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Study Finds Pandemic Hasn’t Slowed Down Police Killings In 2020

A new study published this week suggests that police killings have not slowed down during the pandemic, and have even increased in some states compared to previous years.

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A new study published this week by the American Civil Liberties Union (ACLU) suggests that police killings have not slowed down during the pandemic, and have even increased in some states compared to previous years. The data analysis for the study was conducted by Justin Nix, an Associate Professor of Criminology and Criminal Justice, at the University of Nebraska, in Omaha.

The data showed that there were 511 recorded police killings in the US between January and June of this year, compared with 484 during the same period in 2019. During this span of time in 2018, police across the country had already killed at least 550 people. The numbers are not uncommon, and not the highest seen in recent years, but they are certainly high considering the current circumstances.

The researchers found that the number of people killed by police has averaged out to somewhere near 1,000 each year since 2015. It is hard to get accurate records of police shootings prior to 2015 because police have never openly disclosed that type of data to the public for obvious reasons. After the 2014 killing of Michael Brown in Ferguson, Missouri, different groups that were concerned about police brutality began to keep count on their own.

The Washington Post has its own regularly updated record of police violence, but unfortunately, like everything else on the paper’s website, this information is locked behind a paywall. The researchers used the Washington Post data for their study, but there are many other websites keeping an ongoing record and they are just as accurate. Mapping Police Violence and Killed By Police.net are often even more up to date than the Washington Post database. Wikipedia also keeps its own running list.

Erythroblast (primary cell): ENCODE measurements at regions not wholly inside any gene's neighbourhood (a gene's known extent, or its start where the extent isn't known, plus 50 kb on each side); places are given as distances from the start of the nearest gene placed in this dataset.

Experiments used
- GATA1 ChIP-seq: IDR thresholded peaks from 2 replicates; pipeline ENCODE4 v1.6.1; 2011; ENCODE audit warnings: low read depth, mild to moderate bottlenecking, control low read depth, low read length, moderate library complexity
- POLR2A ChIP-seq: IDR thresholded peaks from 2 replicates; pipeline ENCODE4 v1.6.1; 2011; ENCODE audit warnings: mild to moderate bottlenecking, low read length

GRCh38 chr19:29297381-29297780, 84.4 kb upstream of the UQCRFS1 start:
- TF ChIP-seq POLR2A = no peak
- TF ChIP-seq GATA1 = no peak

While it is certainly disturbing, it is important to keep an accurate record of the people who are killed by police because it shows the massive scale of the problem, which is exactly why police have been hesitant to hand over this data voluntarily. Instead, journalists and activists are left to sift through media reports, social media posts, and police reports, which still may not account for every police killing.

Udi Ofer, the director of the ACLU’s Justice Division, told NBC News that he expected police killings to go down during the pandemic because the general public was having less contact with police.

“We want to express alarm that even when the nation was on lockdown during the height of the COVID-19 pandemic … that didn’t stop police fatally shooting people at the same rate,” Ofer said.

It is also important to note that the report only counted fatal on-duty shootings and not other types of incidents where victims died during or following a police encounter, like in the cases of George Floyd or Freddie Gray. Another interesting point raised by the researchers is the fact that crime was actually significantly reduced during the pandemic, despite media reports about “crime waves” related to looting. Even with a lower crime rate in most areas and fewer interactions with the public, police are still killing people at an alarming rate. 

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Animals

Dolphin Swims Through Louisiana Neighborhood in Aftermath of Hurricane Ida

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A Louisiana family was shocked to find a dolphin swimming through their neighborhood in the aftermath of Hurricane Ida.

Amanda Huling and her family were assessing the damage to their neighborhood in Slidell, Louisiana, when they noticed the dolphin swimming through the inundated suburban landscape.

In video shot by Huling, the marine mammal’s dorsal fin can be seen emerging from the water.

“The dolphin was still there as of last night but I am in contact with an organization who is going to be rescuing it within the next few days if it is still there,” Huling told FOX 35.

Ida slammed into the coast of Louisiana this past weekend. The Category 4 hurricane ravaged the power grid of the region, plunging residents of New Orleans and upwards of 1 million homes and businesses in Louisiana and Mississippi into the dark for an indefinite period of time.

Officials have warned that the damage has been so extensive that it could take weeks to repair the power grid, reports Associated Press.

Also in Slidell, a 71-year-old man was attacked by an alligator over the weekend while he was in his flooded shed. The man went missing and is assumed dead, reports WDSU.